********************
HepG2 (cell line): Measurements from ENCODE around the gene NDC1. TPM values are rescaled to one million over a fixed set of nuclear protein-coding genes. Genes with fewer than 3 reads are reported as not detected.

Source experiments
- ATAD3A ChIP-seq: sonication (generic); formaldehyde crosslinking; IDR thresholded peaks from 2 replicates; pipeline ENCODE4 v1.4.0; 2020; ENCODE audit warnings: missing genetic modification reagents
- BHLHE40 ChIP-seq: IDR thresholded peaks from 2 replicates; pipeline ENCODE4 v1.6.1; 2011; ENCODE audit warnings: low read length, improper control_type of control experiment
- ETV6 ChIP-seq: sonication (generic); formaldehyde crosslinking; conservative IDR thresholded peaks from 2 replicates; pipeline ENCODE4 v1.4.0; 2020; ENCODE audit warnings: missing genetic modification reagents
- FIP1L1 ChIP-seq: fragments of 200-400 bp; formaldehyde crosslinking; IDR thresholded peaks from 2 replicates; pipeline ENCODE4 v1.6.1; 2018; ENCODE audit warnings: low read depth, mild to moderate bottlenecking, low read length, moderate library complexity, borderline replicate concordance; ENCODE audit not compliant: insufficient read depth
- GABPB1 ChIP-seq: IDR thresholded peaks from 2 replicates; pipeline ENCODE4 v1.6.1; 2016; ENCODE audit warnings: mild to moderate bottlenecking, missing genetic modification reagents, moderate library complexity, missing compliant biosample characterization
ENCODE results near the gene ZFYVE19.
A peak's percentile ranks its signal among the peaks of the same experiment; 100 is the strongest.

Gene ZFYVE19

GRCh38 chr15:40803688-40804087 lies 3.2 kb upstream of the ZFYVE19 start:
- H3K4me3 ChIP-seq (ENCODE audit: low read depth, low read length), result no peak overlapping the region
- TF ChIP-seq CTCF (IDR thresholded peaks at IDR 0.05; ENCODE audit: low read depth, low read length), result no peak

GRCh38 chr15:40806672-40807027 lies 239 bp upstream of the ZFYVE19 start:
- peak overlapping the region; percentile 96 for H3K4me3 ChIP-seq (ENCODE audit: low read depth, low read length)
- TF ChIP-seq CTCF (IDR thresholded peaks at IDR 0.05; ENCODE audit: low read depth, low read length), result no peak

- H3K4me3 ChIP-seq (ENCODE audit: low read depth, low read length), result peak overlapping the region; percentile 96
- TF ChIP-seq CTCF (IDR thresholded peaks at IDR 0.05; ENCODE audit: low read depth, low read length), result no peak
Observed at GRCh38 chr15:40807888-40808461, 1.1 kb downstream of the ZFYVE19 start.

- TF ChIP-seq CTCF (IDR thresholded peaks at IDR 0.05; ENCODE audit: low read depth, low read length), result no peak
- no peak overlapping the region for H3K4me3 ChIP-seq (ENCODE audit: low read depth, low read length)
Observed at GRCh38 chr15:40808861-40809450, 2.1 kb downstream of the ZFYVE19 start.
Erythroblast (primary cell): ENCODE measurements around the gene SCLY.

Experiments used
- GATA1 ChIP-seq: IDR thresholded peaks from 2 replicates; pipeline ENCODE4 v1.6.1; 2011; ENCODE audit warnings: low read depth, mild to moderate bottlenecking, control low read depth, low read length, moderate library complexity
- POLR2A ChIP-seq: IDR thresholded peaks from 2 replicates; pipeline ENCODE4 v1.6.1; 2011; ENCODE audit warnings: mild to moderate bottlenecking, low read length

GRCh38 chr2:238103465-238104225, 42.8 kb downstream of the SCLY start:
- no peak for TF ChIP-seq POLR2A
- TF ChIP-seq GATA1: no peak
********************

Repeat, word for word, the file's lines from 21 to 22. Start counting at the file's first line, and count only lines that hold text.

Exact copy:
- no peak overlapping the region for H3K4me3 ChIP-seq (ENCODE audit: low read depth, low read length)
Observed at GRCh38 chr15:40808861-40809450, 2.1 kb downstream of the ZFYVE19 start.